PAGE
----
At the Huntington Library's Ranch Garden, Planet Earth Observatory partners with scientists, artists, gardeners and others to create opportunities for people to deeply observe and engage with nature. We make room to discuss the cultural and culinary traditions of climate-friendly heritage foods that are grown by gardeners and farmers around Metro L.A.’s many diverse communities. In the process, we consider complex subjects including the climate crisis and food equity.
At the Huntington Library's Ranch Garden, we pay tribute to cowpeas and the African farmers who have grown and developed them for more than 6,000 years. A drought and heat tolerant crop, cowpeas are good for people and for the soil. California is one of the top cowpea producers in the United States where demand for the bean is growing as an alternative protein source. In Sub-Saharan Africa, they provide an essential source of protein in spite of reduced yields due to climate-induced drought, aphids, and other pests. [FAO]
Aphids also pose a threat to cowpea growers in California. Working with University of California Riverside researchers at the Huntington Ranch, our cowpea team of community artists and scientist is evaluating an aphid-resistant variety of cowpeas known as California Blackeye 77 (CB 77) . CB 77 was developed by UCR researchers and tested with growers in California.
At the same site, we are also evaluating three varieties of aphid resistant yard long beans developed by UCR researchers and tested with Hmong farmers in Fresno, California. Yard long beans are a variety of cowpeas that have been grown in Southeast Asia for over 1,000 years.
Planet Earth Observatory’s cowpea evaluation trial provides a backdrop for us to learn from community artists and scientists how to deeply observe nature, grow and enjoy climate-friendly food, discuss food justice, and advocate for farmers using sustainable farming practices. Click here for growing tips, cultural and culinary information.
Note: CB 77’s, Purple Long Bean 2056, Light Green Long Bean 2055, and Dark Green Long Bean 1994 were developed by University of California, Riverside researchers using marker assisted cross breeding that does not involve transgenic methods.
In the United States certain varieties of cowpeas are known as blackeye peas, southern peas, pinkeye peas or crowder peas. In various African languages, similar varieties may be called dinawe (Ndebele), dinaba (Shangaan), imbumba (Zulu), monawa or nawa (Pedi) and dinawa (Tswana). In other languages: feijão de corda (Portugese) կովպեա(Armenian), Niébé (French), غوغۍ (Pahto), काउपिया(Nepali), लोबिया (Hindi).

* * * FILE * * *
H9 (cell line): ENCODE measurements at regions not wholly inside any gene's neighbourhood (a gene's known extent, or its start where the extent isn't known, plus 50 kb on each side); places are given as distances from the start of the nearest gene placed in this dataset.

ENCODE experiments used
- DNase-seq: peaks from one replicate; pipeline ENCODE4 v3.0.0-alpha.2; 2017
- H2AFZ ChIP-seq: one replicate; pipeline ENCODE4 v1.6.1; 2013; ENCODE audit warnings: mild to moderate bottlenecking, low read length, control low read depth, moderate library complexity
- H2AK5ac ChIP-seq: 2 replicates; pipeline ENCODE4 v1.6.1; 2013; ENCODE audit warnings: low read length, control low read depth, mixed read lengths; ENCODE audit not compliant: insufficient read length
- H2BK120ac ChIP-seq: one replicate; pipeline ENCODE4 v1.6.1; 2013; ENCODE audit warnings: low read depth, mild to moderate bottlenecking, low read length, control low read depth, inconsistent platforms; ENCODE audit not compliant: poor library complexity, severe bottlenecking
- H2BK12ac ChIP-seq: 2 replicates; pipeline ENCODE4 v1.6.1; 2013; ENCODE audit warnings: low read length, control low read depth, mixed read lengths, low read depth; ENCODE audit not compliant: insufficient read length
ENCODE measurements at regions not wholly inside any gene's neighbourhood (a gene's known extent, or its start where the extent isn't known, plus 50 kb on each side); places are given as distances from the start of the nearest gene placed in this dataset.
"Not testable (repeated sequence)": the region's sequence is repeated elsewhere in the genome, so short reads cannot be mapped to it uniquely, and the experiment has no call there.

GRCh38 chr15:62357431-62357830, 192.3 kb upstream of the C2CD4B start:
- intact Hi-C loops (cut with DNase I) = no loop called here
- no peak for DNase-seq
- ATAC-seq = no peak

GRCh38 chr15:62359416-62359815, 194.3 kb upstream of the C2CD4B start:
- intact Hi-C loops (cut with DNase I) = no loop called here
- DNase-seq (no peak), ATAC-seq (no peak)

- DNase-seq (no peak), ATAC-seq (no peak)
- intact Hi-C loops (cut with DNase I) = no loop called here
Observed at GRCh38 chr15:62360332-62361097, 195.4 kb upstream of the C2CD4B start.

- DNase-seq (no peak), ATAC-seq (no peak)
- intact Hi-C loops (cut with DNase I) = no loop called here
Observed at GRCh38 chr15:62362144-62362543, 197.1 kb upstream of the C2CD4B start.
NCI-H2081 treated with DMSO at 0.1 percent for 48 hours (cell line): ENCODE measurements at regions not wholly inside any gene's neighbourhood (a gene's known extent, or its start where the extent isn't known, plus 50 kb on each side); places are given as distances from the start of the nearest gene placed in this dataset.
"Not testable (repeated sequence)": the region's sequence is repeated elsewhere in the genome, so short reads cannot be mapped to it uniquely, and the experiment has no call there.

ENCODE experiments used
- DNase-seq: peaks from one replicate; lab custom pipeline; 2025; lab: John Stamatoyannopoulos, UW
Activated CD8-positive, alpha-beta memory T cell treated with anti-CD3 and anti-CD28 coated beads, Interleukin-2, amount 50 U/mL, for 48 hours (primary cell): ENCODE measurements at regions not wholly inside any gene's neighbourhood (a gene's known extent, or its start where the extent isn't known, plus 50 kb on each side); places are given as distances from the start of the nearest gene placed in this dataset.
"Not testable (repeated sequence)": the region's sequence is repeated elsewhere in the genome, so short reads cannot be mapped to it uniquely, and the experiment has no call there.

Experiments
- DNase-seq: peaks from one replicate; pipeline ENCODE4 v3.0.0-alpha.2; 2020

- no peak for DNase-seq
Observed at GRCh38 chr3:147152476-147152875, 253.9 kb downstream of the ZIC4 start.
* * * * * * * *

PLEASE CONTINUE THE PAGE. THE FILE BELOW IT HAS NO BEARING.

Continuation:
Four raised beds at the Huntington Ranch Garden provide us with an opportunity to step away from Eurocentric crops, to sample a taste of history and honor the agricultural heritage of Californias of Asian ancestry. Some of the crops we are growing include bitter melon, yard long beans, pigeon peas, Chinese cucumber and peppers, Japanese eggplant and Vietnamese coriander. We consider how to mitigate the effects of climate change by practicing regenerative gardening practices such as compost, compost extracts and teas, mulch, companion planting, intercropping, crop rotation, drought and heat tolerant varieties. We are also experimenting with ollas and other methods to learn how to conserve water and deeply irrigate our plants.
At this site hedgerows serve as host plants for pollinators and other beneficials that engage with our vegetable and fruit crops. By planting native hedgerows around these four raised beds, we help create a more balanced ecosystem designed to improve plant and wildlife health - both which ultimately comes from the results of healthy soil.
At the Huntington Library’s Ranch Garden, we create opportunities to better understand how extreme weather affects the food we grow in community, school, and home gardens around Los Angeles. We use regenerative gardening practices to build healthy soil, reduce greenhouse gasses and address issues of food and environmental justice.
Anyone can learn to deeply observe nature. All it takes is time, curiosity, and a sense of wonder.